Targeting the host response in sepsis: current approaches and future evidence.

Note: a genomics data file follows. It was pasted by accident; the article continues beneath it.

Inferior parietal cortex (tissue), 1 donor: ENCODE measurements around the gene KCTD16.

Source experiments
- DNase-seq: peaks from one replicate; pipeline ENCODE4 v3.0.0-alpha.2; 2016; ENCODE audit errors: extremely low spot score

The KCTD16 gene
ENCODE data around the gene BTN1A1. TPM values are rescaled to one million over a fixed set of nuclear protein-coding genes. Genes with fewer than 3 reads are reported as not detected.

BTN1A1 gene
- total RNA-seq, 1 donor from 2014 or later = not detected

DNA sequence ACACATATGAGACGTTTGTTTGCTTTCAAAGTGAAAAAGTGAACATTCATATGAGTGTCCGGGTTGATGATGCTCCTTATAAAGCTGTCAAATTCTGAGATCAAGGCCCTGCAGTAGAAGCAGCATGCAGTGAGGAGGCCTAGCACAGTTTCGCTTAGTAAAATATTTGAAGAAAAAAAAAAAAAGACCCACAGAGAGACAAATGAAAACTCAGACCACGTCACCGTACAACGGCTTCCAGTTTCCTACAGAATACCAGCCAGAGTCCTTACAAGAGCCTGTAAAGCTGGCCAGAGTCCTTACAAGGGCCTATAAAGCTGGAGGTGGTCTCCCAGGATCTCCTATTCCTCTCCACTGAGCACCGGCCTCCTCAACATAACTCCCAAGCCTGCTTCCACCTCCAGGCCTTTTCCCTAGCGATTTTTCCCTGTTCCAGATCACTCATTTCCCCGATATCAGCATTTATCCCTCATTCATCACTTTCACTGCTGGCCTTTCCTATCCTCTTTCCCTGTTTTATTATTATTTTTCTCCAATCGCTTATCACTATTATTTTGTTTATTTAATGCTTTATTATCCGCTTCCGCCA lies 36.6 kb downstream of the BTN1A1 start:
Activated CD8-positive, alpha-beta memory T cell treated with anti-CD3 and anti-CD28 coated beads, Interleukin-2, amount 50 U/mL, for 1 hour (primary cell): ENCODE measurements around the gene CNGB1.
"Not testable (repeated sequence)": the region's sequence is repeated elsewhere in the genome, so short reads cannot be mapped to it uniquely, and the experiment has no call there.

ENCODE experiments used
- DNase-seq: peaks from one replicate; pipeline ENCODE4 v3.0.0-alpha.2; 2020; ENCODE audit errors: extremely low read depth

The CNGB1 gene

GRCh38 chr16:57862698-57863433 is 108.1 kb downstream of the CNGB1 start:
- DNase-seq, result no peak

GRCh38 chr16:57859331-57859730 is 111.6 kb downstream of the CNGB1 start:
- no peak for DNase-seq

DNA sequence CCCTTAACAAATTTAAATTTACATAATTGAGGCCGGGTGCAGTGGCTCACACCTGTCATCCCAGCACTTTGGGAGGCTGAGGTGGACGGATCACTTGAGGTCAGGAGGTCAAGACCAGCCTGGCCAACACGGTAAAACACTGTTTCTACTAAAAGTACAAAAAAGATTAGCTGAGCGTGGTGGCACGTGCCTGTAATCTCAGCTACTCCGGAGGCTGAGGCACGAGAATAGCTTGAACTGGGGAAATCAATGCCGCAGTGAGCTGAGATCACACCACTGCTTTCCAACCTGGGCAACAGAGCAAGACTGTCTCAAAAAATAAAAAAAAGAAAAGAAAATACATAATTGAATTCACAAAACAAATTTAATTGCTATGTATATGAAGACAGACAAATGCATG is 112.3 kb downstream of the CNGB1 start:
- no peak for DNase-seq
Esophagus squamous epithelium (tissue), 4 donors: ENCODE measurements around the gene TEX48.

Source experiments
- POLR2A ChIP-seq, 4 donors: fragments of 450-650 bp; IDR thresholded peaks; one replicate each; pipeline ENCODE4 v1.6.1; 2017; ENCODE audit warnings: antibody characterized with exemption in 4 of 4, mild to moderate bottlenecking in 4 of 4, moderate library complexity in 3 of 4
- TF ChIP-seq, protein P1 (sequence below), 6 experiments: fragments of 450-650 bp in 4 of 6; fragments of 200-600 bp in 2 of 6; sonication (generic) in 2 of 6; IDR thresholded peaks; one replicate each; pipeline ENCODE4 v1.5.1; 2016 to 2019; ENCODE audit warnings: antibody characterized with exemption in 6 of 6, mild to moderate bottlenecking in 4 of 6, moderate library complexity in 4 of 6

Sepsis, a dysregulated host response to infection characterized by organ failure, is one of the leading causes of death worldwide. Disbalances of the immune response play an important role in its pathophysiology. Patients may develop simultaneously or concomitantly states of systemic or local hyperinflammation and immunosuppression. Although a variety of effective immunomodulatory treatments are generally available, attempts to inhibit or stimulate the immune system in sepsis have failed so far to improve patients' outcome. The underlying reason is likely multifaceted including failure to identify responders to a specific immune intervention and the complex pathophysiology of organ dysfunction that is not exclusively caused by immunopathology but also includes dysfunction of the coagulation system, parenchymal organs, and the endothelium. Increasing evidence suggests that stratification of the heterogeneous population of septic patients with consideration of their host response might led to treatments that are more effective. The purpose of this review is to provide an overview of current studies aimed at optimizing the many facets of host response and to discuss future perspectives for precision medicine approaches in sepsis.